Ambient noise is almost always all around us. Right now where I’m sitting I can hear the constant hum of a very loud refrigerator and the footsteps of people walking on the floor above me. That also exists when you go outside as well. If you walk outdoors onto any street in New York City your ears will not be greeted with silence. You will hear the background noise of cars, trucks, and buses operating. You will hear the chatter of people walking on the sidewalks even though you will almost instantly forget the words that were spoken. This is all background noise, the sound that emanates from a city merely existing.
What we don’t often realize is that the ambient noise we hear when we step outside has changed dramatically over time. Hundreds of years ago New York City existed in a world without a combustion engine where the quickest and most reliable forms of land transportation were all horse-powered. What New York sounded like then we don’t exactly know because Thomas Edison hadn’t invented the phonograph yet. However, thanks to the work of historian Emily Thompson we do know what the ambient sound of New York City existing was in the 1920s. Her project has collected as many sound recordings from that era as she could from the twenties and thirties and reconstruct what the ambient soundscape likely would have been. It’s a really cool project from a time when New York City was finally starting to resemble what it is today.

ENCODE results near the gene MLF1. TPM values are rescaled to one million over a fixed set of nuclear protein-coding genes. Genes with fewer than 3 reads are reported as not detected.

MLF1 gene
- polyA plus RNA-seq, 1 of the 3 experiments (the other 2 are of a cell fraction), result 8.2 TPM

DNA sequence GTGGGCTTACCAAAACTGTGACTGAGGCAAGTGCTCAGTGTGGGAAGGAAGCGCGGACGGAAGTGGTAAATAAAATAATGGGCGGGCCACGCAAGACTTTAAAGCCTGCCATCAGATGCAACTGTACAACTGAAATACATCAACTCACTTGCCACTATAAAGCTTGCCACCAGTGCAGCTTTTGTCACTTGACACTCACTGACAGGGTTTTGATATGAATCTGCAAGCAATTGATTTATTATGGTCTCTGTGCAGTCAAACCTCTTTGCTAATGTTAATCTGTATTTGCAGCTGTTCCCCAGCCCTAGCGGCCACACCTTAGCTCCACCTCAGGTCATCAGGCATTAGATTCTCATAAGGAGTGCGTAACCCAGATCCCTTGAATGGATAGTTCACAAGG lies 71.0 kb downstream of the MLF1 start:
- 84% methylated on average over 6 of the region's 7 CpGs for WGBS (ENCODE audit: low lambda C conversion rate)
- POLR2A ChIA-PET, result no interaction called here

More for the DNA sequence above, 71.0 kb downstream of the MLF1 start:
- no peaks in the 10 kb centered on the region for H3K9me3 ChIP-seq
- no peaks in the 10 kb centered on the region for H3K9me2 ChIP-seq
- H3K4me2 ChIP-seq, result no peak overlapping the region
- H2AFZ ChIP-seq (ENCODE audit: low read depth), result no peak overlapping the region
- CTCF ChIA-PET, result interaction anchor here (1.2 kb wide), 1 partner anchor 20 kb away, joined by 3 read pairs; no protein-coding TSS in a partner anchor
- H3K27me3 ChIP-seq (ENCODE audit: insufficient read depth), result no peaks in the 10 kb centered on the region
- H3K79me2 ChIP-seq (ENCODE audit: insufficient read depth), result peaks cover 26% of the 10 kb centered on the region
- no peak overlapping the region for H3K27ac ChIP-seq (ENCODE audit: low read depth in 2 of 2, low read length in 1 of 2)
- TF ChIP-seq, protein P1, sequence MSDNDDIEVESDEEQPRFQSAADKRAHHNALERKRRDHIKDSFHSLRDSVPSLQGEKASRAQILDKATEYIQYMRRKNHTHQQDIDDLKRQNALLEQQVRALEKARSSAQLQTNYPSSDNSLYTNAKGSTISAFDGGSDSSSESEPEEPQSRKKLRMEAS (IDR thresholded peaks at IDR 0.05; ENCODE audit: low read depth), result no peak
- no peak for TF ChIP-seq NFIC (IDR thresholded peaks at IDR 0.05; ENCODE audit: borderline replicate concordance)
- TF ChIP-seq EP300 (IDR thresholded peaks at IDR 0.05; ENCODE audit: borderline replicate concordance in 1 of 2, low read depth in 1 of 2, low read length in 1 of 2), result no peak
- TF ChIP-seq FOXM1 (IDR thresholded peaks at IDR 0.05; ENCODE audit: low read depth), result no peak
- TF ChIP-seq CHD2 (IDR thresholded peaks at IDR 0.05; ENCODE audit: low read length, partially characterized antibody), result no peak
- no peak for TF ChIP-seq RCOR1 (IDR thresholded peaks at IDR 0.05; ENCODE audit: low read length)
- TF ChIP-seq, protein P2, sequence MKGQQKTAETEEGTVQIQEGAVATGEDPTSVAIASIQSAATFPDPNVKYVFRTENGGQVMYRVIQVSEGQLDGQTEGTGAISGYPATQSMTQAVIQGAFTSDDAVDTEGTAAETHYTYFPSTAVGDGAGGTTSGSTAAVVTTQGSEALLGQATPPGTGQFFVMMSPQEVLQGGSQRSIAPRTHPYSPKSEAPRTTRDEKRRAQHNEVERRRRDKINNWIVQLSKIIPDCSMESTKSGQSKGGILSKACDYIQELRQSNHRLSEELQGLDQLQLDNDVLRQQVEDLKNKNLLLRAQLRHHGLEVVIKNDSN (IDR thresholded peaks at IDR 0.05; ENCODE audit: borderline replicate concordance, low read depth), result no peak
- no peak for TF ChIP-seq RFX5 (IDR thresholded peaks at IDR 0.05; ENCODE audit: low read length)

Now we know what that sounds like.